What Makes a “Good College” – And Why It Matters @TED #ted #shorts | Summary and Q&A

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What Makes a “Good College” – And Why It Matters @TED #ted #shorts

TL;DR

This content highlights the consequences of our obsession with elite colleges and emphasizes the importance of regional public universities in providing opportunities for marginalized students.

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Questions & Answers

Q: What are the consequences of our cultural obsession with highly rejective colleges like Harvard, Stanford, Yale, Princeton, and MIT?

The consequences of such obsession are the neglect and underappreciation of regional public universities (RPUs). These RPUs pride themselves on accepting nearly everyone who applies, including first-generation college students, students of color, low-income students, and veterans. By focusing solely on elite institutions, we undermine the importance and value of RPUs in providing opportunities for a diverse range of individuals to attend college.

Q: How do regional public universities (RPUs) differ from highly rejective colleges?

RPUs and highly rejective colleges represent the opposite ends of the spectrum when it comes to admissions. While highly rejective colleges have rigorous acceptance criteria and only admit a small fraction of applicants, RPUs make a deliberate effort to accept as many students as possible. RPUs embrace a diverse student population, often consisting of first-generation college students, students of color, low-income students, and veterans.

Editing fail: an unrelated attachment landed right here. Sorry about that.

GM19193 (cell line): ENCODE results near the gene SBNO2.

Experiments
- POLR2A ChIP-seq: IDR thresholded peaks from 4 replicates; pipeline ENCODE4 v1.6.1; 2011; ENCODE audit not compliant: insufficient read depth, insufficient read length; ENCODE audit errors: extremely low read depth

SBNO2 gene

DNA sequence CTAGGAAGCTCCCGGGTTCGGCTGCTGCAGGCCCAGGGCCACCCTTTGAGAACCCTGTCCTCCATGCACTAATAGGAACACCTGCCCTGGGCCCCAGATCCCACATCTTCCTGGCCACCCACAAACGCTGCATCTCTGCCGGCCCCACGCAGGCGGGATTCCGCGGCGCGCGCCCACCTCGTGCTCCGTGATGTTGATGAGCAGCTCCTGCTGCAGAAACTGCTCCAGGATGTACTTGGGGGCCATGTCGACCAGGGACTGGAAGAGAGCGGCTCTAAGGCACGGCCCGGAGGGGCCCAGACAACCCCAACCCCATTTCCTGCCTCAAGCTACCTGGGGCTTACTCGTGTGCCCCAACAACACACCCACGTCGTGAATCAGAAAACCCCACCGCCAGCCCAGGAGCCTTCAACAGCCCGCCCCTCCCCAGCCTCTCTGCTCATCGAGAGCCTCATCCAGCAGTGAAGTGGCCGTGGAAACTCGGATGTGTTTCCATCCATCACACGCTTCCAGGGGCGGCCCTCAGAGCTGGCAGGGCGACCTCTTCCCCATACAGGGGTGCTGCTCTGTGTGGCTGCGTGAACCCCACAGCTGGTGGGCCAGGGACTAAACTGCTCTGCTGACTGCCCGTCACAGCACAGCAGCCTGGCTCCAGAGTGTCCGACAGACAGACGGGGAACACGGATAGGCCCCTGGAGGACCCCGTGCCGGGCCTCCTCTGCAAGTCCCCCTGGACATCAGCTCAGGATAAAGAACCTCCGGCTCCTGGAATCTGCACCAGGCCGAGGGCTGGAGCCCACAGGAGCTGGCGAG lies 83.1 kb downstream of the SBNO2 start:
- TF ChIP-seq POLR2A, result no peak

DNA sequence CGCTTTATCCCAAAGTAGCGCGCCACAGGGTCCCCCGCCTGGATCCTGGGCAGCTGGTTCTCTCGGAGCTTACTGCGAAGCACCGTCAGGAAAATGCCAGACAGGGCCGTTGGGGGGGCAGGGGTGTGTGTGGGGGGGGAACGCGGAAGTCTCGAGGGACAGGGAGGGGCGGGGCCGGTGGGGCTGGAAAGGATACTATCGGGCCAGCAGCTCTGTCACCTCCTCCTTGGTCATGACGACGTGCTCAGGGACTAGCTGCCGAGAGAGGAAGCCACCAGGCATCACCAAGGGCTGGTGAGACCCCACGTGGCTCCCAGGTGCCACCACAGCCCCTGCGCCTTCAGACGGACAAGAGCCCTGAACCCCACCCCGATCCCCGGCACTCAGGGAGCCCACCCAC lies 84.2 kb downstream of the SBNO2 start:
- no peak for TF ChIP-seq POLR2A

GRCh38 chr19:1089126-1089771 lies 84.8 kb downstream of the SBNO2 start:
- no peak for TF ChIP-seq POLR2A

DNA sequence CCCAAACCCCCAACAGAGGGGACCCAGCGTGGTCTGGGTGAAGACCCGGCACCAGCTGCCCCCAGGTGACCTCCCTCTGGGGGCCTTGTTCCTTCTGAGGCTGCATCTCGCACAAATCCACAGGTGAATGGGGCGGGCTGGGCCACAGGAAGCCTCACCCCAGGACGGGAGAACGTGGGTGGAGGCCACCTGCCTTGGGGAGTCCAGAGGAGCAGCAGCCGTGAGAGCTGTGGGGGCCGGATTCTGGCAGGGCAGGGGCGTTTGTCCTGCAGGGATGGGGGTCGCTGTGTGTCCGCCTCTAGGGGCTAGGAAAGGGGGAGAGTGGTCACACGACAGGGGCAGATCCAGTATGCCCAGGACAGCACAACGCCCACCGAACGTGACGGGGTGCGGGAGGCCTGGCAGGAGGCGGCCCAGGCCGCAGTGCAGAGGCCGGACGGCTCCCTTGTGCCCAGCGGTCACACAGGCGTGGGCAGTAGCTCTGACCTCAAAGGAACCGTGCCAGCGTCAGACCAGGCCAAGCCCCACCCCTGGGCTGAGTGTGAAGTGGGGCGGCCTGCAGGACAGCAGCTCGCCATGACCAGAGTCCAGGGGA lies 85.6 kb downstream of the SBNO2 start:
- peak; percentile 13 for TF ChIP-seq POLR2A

Q: Why is it important to challenge the notion that "anyone can get into" a particular school?

Rather than dismissing the accessibility of a school, it is crucial to recognize the value in providing opportunities for a wide range of individuals to attend college. The idea that "anyone can get into" a particular school highlights the inclusivity and commitment of that institution towards creating a more equitable educational landscape. It is essential to appreciate the efforts made by these schools in offering higher education to individuals who may face additional barriers.

Q: What should be our response when someone claims that "anyone can get into" a certain school?

Instead of labeling the accessibility of a school as a negative aspect, we should express admiration for the institution's commitment to providing opportunities for a diverse range of students. By acknowledging the importance of inclusivity and encouraging others to see the positive impact of such schools, we can help shift the narrative towards valuing accessibility in higher education.

Summary & Key Takeaways

  • Our focus on elite and highly selective colleges like Harvard and Yale has negative consequences for regional public universities (RPUs).

  • RPUs pride themselves on accepting a wide range of applicants, including first-generation college students, students of color, low-income students, and veterans.

  • When someone dismisses a school by saying "anyone can get in," it is important to challenge that perspective and acknowledge the value of providing opportunities to a diverse group of students.

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